In October, I’ll be at Forum CU’s Partnership Symposium — not as a speaker, but as host. My role will be to conduct and facilitate Q&A with the speakers (each speaker gets 40 min. max presentation time, with 20 min. Q&A). Truth be told, I’m more nervous about pulling this off than if I had to do a speech or presentation myself.
Part of the reason for my fear is that facilitating group Q&A with 100+ people is tough. In too many conferences, someone is trying to run around with a microphone. Not only does s/he never get there in time, but — to be blunt, here — some people just can’t seem to get to the point when asking their question (I’m not saying that they ask a question just to hear themselves talk, but…).
Forrester pulls it off nicely at their conferences by having attendees write their questions on 3×5 cards and passing them to analysts who (select and) read the questions from the back of the room. This isn’t a viable option for the Forum Symposium.
So here’s the brilliant idea I came up with. I’d create a twitter ID that attendees could send tweets to during the speaker’s presentation (nearly everyone there will either be familiar with Twitter or sitting next to someone who is).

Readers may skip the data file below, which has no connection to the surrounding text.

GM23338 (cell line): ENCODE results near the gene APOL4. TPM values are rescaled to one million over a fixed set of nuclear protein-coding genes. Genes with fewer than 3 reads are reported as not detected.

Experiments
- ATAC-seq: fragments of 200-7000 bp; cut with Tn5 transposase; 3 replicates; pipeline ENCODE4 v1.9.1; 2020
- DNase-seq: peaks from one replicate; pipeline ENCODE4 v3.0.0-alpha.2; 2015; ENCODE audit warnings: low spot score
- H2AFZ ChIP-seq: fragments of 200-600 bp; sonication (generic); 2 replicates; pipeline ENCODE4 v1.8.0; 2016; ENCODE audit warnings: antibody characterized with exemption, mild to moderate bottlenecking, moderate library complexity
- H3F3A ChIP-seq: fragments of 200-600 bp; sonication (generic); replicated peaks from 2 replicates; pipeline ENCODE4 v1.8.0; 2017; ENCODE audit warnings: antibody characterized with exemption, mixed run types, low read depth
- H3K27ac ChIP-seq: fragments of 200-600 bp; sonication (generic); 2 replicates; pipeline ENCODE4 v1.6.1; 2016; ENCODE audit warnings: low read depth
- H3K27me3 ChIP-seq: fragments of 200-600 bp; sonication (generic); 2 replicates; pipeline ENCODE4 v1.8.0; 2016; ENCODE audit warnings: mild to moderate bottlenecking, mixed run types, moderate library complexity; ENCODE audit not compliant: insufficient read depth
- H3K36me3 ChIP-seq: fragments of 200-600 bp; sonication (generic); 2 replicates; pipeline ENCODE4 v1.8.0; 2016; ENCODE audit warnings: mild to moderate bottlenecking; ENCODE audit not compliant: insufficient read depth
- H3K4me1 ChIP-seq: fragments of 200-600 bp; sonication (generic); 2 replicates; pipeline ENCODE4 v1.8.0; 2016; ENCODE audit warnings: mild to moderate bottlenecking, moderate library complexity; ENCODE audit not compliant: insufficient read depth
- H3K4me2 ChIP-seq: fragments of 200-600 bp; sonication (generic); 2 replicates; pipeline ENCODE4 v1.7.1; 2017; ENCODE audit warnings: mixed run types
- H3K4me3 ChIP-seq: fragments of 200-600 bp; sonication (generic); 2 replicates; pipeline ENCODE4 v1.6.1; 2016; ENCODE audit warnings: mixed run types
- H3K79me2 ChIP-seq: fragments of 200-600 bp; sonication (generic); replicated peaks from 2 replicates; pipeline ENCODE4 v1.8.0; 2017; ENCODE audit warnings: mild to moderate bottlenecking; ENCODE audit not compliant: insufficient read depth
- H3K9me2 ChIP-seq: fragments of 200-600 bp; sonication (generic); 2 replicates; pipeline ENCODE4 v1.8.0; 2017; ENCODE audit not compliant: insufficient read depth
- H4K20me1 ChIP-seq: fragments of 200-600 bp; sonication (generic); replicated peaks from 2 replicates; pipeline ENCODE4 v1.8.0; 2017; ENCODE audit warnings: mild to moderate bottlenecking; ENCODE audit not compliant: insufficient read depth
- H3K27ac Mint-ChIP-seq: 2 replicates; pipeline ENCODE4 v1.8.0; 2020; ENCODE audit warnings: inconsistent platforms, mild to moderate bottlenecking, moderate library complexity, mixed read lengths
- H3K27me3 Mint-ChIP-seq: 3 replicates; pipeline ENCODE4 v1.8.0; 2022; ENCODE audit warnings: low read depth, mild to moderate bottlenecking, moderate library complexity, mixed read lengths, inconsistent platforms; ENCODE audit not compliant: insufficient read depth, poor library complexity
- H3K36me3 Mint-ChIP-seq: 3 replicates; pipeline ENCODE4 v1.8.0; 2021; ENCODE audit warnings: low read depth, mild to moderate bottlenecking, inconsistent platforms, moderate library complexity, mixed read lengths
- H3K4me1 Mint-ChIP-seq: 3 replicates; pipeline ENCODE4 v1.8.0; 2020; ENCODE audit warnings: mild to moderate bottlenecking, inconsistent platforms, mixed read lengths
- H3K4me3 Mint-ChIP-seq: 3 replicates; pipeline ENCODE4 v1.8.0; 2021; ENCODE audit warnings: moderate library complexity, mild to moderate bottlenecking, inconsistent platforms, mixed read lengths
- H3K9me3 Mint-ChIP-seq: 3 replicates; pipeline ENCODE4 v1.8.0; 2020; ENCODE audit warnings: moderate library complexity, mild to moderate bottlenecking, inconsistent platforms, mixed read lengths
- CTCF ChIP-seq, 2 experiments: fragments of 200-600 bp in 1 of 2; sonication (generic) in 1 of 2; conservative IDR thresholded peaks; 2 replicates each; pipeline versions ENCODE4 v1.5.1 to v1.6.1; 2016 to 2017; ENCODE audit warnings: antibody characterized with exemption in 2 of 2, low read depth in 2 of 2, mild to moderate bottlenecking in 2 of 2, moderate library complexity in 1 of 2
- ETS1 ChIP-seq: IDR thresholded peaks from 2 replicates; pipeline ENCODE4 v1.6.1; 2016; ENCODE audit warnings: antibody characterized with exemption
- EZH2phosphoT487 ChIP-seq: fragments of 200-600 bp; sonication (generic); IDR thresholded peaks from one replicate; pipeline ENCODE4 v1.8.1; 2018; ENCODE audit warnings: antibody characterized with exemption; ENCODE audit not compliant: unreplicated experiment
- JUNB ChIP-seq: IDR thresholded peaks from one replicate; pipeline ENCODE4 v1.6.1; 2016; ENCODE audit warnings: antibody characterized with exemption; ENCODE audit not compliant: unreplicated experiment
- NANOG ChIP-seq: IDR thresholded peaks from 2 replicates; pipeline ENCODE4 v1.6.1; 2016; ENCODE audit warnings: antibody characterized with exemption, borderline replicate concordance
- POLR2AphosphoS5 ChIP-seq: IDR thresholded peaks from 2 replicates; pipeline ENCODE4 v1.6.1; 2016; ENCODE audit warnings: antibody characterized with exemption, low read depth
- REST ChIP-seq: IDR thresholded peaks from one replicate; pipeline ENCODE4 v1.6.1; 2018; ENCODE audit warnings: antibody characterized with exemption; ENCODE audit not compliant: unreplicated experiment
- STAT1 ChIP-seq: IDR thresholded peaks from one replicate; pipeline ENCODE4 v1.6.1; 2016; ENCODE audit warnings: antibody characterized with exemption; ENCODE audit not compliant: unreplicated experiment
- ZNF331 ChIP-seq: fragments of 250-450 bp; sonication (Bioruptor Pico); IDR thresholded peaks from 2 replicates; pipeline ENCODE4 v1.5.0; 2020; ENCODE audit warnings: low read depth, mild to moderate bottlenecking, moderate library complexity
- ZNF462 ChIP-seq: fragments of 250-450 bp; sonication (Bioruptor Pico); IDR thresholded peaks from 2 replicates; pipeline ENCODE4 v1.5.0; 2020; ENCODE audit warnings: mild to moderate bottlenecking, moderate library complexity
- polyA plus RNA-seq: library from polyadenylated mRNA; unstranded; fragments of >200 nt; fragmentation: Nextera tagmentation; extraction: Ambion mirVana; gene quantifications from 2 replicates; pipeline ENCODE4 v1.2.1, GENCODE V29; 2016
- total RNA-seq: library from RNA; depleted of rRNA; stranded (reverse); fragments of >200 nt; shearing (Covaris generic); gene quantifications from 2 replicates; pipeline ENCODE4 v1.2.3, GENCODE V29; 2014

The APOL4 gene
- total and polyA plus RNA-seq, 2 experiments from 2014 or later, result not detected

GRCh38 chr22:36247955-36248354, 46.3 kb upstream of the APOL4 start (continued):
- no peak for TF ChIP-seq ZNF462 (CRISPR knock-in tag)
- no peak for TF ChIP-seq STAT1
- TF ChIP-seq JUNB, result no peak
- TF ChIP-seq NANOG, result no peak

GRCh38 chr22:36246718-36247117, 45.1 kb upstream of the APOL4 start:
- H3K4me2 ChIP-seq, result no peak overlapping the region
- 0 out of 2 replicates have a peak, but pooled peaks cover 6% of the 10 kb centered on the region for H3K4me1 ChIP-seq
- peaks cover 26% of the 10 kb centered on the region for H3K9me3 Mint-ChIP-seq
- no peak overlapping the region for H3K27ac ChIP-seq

After I opened with a few questions, we’d project the questions that attendees tweeted onto the screen, and I’d pick the best ones (and I’m sure some attendees won’t be shy about suggesting which ones I choose). We’d not only avoid the awkwardness of someone running around with a mike, but avoid excluding that really great question that could get excluded when Q&A is done the old-fashioned way.
After taking a few minutes to pat myself on the back for coming up with such a great idea, reality set in. Is Twitter reliable enough to pull this off? No. In fact, NFW (and to think that Twitter’s CEO has the gall to talk about monetization — get your product working first, bud, then you can worry about monetization).
Oh well, for me it’s back to the drawing board.
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